• His paper on the particulate nature of light put forward the idea that certain experimental results, notably the photoelectric effect, could be simply understood from the postulate that light interacts with matter as discrete "packets" (quanta) of energy, an idea that had been introduced by Max Planck in 1900 as a purely mathematical manipulation, and which seemed to contradict contemporary wave theories of light. This was the only work of Einstein's that he himself pronounced as "revolutionary."[10]
  • His paper on Brownian motion explained the random movement of very small objects as direct evidence of molecular action, thus supporting the atomic theory.[11]
  • His paper on the electrodynamics of moving bodies proposed the radical theory of special relativity, which showed that the independence of an observer's state of motion on the observed speed of light requires fundamental changes to the notion of simultaneity. The consequences of this include the time-space frame of a moving body slowing down and contracting (in the direction of motion) relative to the frame of the observer. This paper also argued that the idea of a luminiferous aether—one of the leading theoretical entities in physics at the time—was superfluous.[12]
  • In his paper on the equivalence of matter and energy (previously considered to be distinct concepts), Einstein deduced from his equations of special relativity what would later become the most famous expression in all of science: , suggesting that tiny amounts of mass could be converted into huge amounts of energy.[13]

All four papers are today recognized as tremendous achievements—and hence 1905 is known as Einstein's "Wonderful Year." At the time, however, they were not noticed by most physicists as being important, and many of those who did notice them rejected them outright.[14] Some of this work—such as the theory of light quanta—would remain controversial for years.[15]

At the age of 26, having studied under Alfred Kleiner, Professor of Experimental Physics, Einstein was awarded a PhD by the University of Zurich. His dissertation was entitled "A new determination of molecular dimensions."[16]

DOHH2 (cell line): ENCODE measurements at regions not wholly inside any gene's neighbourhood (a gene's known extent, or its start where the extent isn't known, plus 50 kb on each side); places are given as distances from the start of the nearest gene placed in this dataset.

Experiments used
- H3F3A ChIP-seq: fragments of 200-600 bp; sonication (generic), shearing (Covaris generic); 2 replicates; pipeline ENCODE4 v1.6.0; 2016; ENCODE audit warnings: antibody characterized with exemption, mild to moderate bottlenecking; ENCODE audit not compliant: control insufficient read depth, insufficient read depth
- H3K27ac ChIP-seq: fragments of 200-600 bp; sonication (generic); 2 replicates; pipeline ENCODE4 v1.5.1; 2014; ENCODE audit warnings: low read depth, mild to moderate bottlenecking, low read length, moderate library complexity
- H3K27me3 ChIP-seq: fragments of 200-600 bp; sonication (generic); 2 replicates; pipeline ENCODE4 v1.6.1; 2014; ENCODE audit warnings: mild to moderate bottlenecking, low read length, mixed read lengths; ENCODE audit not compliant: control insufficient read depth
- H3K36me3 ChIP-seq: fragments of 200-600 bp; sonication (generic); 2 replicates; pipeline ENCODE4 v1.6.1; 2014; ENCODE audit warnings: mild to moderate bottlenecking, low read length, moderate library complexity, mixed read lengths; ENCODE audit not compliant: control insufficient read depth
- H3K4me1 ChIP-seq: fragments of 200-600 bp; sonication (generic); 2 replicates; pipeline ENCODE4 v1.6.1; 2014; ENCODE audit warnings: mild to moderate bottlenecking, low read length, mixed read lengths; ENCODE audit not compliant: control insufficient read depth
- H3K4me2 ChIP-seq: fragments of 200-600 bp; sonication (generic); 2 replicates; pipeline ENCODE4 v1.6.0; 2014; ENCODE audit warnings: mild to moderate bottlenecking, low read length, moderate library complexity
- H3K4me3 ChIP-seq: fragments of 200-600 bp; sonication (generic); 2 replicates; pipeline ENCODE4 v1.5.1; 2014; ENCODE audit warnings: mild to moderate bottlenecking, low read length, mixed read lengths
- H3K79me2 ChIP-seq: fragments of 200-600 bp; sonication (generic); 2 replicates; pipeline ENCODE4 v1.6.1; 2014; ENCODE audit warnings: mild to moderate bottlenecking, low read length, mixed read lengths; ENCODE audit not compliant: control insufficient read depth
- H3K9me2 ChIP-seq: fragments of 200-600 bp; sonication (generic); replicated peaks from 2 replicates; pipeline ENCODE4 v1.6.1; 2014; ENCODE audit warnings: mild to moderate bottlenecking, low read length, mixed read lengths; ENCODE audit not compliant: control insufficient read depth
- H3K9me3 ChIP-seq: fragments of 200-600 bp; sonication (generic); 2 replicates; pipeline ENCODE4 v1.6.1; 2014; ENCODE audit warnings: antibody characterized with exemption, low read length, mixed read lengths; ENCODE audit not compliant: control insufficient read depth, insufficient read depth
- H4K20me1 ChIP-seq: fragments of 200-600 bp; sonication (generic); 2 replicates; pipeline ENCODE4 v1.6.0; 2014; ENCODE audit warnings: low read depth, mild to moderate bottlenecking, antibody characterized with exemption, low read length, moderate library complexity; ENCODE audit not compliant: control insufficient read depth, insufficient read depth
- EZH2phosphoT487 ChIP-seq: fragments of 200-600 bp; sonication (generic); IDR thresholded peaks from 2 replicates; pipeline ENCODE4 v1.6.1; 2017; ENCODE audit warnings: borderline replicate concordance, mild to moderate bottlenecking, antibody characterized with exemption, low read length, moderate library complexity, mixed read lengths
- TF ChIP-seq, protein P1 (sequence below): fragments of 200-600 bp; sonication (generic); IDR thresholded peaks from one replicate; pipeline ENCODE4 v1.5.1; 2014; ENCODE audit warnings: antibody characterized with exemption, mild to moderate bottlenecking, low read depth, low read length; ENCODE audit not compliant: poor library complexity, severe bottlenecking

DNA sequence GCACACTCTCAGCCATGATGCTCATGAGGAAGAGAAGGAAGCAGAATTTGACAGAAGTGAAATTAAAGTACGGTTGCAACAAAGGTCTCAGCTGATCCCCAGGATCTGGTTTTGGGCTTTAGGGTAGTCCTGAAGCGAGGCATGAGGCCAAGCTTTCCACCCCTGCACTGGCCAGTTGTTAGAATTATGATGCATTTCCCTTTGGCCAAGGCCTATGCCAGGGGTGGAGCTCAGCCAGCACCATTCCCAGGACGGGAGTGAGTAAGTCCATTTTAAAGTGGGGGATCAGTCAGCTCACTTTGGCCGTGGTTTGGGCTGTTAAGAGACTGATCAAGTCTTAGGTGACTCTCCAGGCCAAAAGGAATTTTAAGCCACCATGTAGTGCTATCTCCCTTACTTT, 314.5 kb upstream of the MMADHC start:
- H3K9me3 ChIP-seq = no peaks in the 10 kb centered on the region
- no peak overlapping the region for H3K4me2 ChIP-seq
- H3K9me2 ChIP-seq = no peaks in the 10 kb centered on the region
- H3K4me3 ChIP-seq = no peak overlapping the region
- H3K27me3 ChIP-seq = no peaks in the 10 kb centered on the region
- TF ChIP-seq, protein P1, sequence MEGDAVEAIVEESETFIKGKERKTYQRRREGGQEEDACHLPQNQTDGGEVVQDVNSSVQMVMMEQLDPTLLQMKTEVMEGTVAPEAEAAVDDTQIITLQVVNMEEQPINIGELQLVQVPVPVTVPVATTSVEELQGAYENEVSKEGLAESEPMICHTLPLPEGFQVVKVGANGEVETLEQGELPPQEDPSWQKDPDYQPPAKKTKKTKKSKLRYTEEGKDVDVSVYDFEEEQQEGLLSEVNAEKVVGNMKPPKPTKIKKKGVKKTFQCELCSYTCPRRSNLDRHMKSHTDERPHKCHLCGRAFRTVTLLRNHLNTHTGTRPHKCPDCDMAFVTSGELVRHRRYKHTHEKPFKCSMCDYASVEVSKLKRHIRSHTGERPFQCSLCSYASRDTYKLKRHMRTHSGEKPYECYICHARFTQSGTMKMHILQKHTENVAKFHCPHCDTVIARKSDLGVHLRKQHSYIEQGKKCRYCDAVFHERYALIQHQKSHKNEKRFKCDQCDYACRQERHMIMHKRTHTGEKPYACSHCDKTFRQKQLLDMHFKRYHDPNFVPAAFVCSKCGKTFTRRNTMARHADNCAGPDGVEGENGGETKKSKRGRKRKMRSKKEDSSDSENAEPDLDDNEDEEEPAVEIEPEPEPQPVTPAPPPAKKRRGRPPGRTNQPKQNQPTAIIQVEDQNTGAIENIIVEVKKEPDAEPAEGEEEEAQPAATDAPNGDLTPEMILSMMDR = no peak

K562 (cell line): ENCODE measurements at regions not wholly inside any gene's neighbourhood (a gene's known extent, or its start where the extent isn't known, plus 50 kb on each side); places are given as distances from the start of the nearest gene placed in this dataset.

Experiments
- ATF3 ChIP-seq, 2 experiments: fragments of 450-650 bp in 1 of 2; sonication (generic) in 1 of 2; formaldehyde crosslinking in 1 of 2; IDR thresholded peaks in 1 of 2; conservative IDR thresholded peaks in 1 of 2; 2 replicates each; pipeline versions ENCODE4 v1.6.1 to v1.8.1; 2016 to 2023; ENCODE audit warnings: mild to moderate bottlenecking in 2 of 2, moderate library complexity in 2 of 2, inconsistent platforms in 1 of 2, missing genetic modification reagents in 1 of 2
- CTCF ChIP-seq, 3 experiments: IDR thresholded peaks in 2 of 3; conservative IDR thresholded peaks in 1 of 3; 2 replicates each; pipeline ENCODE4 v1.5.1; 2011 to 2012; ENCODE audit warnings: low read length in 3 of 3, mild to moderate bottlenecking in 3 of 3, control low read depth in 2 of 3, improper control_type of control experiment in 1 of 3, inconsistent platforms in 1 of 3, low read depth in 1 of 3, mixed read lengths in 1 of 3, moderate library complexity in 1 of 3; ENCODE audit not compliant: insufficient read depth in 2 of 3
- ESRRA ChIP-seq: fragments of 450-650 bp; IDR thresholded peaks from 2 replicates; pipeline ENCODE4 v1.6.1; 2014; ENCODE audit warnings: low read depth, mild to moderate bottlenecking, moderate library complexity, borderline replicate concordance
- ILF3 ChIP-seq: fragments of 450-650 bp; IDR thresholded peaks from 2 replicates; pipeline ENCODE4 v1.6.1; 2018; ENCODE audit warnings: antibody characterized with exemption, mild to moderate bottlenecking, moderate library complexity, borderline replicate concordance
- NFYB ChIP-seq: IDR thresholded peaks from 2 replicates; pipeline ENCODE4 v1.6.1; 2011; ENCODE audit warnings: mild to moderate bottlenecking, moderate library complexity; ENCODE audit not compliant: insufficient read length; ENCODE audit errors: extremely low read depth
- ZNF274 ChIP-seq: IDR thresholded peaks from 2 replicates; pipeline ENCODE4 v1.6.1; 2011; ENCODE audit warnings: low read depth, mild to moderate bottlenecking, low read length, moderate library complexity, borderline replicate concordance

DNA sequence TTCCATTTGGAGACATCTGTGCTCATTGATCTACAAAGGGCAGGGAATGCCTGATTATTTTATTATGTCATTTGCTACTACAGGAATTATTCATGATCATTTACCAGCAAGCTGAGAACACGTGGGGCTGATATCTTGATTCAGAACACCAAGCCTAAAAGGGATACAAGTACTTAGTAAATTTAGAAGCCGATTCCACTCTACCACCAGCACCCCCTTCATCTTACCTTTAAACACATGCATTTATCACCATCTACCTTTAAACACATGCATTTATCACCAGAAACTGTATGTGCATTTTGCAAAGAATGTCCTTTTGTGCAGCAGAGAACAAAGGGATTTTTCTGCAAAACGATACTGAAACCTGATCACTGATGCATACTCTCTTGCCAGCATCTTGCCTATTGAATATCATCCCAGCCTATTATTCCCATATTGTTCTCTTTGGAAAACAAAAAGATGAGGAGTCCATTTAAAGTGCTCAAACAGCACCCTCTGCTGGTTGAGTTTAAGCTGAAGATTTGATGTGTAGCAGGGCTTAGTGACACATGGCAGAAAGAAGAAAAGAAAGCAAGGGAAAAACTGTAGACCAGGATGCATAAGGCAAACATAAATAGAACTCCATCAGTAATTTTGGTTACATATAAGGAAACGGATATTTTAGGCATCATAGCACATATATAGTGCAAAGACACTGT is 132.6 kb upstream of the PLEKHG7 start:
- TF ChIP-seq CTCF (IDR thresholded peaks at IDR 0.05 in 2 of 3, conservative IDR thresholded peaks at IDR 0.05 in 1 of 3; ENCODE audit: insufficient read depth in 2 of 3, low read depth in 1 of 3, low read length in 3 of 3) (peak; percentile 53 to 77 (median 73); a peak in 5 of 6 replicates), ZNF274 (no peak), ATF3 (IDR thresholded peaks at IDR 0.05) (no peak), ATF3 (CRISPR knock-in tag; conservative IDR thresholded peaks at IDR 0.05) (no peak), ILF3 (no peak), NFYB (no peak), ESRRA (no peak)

Light and General Relativity

One of the 1919 eclipse photographs taken during Arthur Eddington's expedition, which confirmed Einstein's predictions of the gravitational bending of light.

In 1906, the patent office promoted Einstein to Technical Examiner Second Class, but he was not giving up on academia. In 1908, he became a privatdozent at the University of Bern. In 1910, he wrote a paper on critical opalescence that described the cumulative effect of light scattered by individual molecules in the atmosphere, i.e., why the sky is blue.[17]

During 1909, Einstein published "Über die Entwicklung unserer Anschauungen über das Wesen und die Konstitution der Strahlung" ("The Development of Our Views on the Composition and Essence of Radiation"), on the quantization of light. In this and in an earlier 1909 paper, Einstein showed that Max Planck's energy quanta must have well-defined momenta and act in some respects as independent, point-like particles. This paper introduced the photon concept (although the term itself was introduced by Gilbert N. Lewis in 1926) and inspired the notion of wave–particle duality in quantum mechanics.

In 1911, Einstein became an associate professor at the University of Zurich. However, shortly afterward, he accepted a full professorship at the Charles University of Prague. While in Prague, Einstein published a paper about the effects of gravity on light, specifically the gravitational redshift and the gravitational deflection of light. The paper appealed to astronomers to find ways of detecting the deflection during a solar eclipse.[18] German astronomer Erwin Freundlich publicized Einstein's challenge to scientists around the world.[19]

In 1912, Einstein returned to Switzerland to accept a professorship at his alma mater, the ETH. There he met mathematician Marcel Grossmann who introduced him to Riemannian geometry, and at the recommendation of Italian mathematician Tullio Levi-Civita, Einstein began exploring the usefulness of general covariance (essentially the use of tensors) for his gravitational theory. Although for a while Einstein thought that there were problems with that approach, he later returned to it and by late 1915 had published his general theory of relativity in the form that is still used today.[20] This theory explains gravitation as distortion of the structure of spacetime by matter, affecting the inertial motion of other matter.